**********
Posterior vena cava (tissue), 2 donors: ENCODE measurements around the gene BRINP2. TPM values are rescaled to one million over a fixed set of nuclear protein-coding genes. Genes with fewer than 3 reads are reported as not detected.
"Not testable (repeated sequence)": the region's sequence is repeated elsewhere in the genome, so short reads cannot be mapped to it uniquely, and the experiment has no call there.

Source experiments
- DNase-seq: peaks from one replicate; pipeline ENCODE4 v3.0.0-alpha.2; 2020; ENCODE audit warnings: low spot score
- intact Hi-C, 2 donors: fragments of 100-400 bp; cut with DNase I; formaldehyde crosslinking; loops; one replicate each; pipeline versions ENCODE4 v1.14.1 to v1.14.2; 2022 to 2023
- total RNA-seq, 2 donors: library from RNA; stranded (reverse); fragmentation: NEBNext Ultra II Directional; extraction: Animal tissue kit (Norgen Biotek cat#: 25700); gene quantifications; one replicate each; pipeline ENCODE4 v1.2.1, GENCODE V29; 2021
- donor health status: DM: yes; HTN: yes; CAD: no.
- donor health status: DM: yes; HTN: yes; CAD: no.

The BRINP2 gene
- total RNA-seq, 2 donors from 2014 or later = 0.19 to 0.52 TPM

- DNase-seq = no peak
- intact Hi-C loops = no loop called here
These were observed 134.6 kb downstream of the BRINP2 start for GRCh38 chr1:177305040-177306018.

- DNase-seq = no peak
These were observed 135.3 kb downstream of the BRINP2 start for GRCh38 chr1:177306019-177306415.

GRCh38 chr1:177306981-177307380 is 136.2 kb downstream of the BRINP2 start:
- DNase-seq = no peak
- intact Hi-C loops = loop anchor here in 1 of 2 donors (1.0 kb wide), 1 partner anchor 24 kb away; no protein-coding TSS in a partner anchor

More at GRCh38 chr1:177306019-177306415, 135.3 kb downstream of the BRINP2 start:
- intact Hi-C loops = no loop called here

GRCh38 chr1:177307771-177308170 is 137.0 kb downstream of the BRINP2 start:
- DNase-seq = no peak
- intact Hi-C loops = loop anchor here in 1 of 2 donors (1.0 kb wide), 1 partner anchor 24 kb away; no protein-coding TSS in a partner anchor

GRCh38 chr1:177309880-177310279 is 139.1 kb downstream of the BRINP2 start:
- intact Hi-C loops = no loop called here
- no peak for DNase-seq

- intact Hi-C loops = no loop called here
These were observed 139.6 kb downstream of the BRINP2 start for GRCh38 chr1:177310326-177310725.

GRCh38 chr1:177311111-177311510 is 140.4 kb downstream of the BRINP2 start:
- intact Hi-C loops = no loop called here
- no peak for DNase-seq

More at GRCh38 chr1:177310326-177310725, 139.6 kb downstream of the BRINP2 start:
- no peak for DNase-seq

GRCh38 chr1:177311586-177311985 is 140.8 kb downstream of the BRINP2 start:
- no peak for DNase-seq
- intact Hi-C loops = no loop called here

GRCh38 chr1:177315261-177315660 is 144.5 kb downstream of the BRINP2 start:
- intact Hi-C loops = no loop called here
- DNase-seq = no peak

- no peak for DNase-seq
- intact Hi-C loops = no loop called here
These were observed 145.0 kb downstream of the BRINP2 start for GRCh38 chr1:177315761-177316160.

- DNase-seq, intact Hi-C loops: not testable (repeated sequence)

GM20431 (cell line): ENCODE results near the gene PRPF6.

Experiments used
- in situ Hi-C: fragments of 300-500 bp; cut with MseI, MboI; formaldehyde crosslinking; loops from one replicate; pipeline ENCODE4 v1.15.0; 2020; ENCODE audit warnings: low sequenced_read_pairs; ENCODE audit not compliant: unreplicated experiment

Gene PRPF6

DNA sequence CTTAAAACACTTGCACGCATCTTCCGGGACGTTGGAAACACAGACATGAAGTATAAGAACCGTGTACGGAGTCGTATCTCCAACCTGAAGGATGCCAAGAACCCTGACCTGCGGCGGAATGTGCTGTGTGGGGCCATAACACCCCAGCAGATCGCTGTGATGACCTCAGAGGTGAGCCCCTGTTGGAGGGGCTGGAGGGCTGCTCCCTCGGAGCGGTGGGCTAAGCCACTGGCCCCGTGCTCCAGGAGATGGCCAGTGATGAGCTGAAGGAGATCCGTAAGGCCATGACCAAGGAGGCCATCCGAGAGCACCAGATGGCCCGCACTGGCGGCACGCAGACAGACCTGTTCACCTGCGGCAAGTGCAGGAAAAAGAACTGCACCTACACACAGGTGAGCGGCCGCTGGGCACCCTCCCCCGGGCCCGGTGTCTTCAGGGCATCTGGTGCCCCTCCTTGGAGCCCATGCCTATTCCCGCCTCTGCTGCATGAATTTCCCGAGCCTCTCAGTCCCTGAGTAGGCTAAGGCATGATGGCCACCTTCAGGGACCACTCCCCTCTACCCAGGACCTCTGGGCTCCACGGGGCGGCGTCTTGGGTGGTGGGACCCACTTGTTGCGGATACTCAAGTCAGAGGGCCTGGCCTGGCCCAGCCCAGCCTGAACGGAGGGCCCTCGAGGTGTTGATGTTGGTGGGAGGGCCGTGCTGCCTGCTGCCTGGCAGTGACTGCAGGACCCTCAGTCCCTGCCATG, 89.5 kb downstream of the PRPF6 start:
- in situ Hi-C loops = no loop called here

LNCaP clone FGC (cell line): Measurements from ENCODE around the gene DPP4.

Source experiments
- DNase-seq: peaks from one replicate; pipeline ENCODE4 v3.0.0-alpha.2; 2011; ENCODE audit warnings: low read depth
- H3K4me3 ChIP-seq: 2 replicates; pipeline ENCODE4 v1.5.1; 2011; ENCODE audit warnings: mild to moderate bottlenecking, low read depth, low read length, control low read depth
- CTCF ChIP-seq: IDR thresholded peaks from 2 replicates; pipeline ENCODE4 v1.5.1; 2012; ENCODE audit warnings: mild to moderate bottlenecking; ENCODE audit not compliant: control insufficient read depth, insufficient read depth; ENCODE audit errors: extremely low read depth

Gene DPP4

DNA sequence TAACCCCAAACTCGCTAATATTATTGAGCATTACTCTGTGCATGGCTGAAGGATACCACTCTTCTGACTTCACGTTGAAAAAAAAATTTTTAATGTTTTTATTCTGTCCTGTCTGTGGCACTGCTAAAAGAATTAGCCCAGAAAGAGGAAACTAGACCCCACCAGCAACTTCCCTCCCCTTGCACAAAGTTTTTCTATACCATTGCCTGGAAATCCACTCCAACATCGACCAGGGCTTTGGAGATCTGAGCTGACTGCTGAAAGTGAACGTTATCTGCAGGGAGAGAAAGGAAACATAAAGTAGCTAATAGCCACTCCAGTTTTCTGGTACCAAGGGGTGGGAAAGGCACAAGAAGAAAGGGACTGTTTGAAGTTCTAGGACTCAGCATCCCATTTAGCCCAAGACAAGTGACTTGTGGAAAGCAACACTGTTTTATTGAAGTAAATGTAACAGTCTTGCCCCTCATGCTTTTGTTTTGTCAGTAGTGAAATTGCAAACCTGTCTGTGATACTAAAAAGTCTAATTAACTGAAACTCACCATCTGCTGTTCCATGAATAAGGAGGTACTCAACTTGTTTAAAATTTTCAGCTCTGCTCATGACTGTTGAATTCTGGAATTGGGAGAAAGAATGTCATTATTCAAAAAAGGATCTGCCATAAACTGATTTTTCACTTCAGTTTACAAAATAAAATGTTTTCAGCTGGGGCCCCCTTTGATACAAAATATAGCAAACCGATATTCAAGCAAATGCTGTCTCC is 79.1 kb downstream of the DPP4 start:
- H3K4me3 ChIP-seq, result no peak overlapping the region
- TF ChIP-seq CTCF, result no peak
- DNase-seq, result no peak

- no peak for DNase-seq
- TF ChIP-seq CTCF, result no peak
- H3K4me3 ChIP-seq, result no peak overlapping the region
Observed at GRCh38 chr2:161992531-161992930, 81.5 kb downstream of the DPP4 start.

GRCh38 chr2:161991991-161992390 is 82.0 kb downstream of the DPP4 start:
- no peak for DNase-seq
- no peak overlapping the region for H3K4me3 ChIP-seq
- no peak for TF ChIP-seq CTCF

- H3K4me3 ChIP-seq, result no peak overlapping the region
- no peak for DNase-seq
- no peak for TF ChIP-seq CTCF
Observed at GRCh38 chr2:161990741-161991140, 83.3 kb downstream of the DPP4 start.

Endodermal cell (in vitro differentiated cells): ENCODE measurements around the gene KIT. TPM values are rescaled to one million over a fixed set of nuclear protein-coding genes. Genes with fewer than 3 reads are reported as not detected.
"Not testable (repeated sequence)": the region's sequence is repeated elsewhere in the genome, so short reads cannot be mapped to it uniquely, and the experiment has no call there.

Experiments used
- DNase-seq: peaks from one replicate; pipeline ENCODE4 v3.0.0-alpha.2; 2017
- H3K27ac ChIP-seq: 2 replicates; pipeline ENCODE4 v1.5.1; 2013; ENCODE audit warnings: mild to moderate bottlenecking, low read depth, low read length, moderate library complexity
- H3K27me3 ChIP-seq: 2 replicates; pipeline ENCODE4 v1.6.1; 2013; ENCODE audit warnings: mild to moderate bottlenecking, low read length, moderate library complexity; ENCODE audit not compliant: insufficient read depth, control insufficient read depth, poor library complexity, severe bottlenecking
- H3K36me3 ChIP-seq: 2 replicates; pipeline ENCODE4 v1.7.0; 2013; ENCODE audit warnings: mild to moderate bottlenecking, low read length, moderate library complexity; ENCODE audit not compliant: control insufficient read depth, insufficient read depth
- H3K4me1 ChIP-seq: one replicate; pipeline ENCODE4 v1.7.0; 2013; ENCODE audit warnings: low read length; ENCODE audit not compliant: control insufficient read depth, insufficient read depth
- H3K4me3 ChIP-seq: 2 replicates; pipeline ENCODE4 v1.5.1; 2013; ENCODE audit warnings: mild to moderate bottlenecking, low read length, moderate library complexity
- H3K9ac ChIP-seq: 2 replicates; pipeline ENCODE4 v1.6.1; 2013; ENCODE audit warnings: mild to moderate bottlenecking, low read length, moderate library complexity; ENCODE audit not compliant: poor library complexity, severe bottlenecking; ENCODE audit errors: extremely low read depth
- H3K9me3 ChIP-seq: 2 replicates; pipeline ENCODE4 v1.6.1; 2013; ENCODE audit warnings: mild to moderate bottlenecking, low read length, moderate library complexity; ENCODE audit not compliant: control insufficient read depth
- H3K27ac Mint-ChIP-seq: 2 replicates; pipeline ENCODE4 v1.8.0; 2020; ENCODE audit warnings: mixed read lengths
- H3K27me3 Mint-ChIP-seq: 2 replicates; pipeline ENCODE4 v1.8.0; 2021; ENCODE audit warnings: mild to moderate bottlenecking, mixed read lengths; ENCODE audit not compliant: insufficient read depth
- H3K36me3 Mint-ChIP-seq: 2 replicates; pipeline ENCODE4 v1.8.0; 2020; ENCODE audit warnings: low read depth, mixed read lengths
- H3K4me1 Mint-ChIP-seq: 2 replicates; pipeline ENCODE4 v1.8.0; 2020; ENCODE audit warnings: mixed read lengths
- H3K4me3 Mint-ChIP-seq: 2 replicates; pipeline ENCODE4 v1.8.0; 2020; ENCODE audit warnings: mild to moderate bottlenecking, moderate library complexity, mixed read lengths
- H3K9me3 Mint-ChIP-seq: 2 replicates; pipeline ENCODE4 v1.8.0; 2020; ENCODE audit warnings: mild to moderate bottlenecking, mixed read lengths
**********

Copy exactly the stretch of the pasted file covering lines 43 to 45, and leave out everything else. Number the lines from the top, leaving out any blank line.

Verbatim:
- DNase-seq, intact Hi-C loops: not testable (repeated sequence)

GM20431 (cell line): ENCODE results near the gene PRPF6.

Experiments used